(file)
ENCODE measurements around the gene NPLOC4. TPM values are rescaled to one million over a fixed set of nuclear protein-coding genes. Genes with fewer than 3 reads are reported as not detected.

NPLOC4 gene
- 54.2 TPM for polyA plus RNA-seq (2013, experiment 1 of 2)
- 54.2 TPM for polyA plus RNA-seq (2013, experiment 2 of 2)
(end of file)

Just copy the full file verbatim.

ENCODE measurements around the gene NPLOC4. TPM values are rescaled to one million over a fixed set of nuclear protein-coding genes. Genes with fewer than 3 reads are reported as not detected.

NPLOC4 gene
- 54.2 TPM for polyA plus RNA-seq (2013, experiment 1 of 2)
- 54.2 TPM for polyA plus RNA-seq (2013, experiment 2 of 2)